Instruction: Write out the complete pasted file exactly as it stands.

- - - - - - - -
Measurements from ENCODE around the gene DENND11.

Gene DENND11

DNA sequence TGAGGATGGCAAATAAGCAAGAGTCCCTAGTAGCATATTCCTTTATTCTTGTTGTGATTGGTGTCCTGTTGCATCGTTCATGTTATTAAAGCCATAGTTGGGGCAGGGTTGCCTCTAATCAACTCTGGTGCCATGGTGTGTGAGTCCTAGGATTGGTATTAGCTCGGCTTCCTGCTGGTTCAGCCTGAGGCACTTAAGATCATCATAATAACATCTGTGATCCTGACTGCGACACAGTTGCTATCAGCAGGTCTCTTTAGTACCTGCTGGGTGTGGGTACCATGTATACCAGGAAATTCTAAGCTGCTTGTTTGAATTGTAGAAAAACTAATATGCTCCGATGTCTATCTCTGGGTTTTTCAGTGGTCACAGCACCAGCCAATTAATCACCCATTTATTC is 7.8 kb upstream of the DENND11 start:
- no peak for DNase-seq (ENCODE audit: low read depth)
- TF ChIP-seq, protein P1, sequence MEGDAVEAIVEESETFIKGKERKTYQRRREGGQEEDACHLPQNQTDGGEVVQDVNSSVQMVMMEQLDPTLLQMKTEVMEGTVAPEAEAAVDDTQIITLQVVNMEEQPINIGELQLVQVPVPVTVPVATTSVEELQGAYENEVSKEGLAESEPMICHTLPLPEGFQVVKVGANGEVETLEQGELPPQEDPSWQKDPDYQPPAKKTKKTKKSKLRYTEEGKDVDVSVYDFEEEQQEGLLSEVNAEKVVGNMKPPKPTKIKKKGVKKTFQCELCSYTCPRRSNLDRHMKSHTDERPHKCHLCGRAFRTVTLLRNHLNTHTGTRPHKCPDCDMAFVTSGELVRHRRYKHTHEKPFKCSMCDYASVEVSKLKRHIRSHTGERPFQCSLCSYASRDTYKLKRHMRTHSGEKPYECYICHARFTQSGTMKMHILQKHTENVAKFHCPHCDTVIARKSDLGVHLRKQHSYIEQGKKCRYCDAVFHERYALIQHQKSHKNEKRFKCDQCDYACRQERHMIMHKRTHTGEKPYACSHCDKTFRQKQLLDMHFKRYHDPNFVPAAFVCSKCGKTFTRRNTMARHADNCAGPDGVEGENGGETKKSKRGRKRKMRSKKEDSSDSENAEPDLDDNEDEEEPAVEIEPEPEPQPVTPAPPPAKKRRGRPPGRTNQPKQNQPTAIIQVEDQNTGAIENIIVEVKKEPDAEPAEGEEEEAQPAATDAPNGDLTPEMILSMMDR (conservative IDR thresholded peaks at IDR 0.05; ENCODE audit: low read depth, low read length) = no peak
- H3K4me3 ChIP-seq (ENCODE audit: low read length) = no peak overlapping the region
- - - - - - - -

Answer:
Measurements from ENCODE around the gene DENND11.

Gene DENND11

DNA sequence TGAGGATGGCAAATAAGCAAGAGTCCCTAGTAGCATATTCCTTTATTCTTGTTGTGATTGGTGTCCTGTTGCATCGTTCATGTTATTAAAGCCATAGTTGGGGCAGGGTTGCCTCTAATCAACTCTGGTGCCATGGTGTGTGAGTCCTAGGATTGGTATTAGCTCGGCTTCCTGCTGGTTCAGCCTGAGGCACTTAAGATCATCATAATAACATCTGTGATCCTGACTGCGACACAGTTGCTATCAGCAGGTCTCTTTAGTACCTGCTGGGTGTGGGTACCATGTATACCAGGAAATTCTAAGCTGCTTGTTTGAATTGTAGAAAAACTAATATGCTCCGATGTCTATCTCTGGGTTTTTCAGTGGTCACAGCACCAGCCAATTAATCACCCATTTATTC is 7.8 kb upstream of the DENND11 start:
- no peak for DNase-seq (ENCODE audit: low read depth)
- TF ChIP-seq, protein P1, sequence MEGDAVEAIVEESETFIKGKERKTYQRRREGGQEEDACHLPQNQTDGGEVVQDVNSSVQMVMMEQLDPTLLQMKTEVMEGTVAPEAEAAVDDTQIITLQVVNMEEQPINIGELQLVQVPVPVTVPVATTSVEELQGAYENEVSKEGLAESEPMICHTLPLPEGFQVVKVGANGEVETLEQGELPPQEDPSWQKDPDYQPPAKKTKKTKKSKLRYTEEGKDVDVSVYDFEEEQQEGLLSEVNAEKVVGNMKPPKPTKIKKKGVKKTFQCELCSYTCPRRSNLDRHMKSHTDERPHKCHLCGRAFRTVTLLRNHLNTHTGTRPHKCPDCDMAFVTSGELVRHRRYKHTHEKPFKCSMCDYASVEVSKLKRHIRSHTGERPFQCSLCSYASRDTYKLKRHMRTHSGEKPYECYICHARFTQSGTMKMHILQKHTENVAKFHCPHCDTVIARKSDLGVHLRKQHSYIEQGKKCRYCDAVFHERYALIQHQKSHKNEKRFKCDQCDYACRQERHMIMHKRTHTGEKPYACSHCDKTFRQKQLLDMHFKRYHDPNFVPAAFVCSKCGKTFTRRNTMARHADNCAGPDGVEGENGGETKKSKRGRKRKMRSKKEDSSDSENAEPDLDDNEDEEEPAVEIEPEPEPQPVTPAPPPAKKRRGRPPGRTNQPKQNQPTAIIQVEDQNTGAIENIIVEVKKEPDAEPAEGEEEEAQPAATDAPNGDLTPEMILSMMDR (conservative IDR thresholded peaks at IDR 0.05; ENCODE audit: low read depth, low read length) = no peak
- H3K4me3 ChIP-seq (ENCODE audit: low read length) = no peak overlapping the region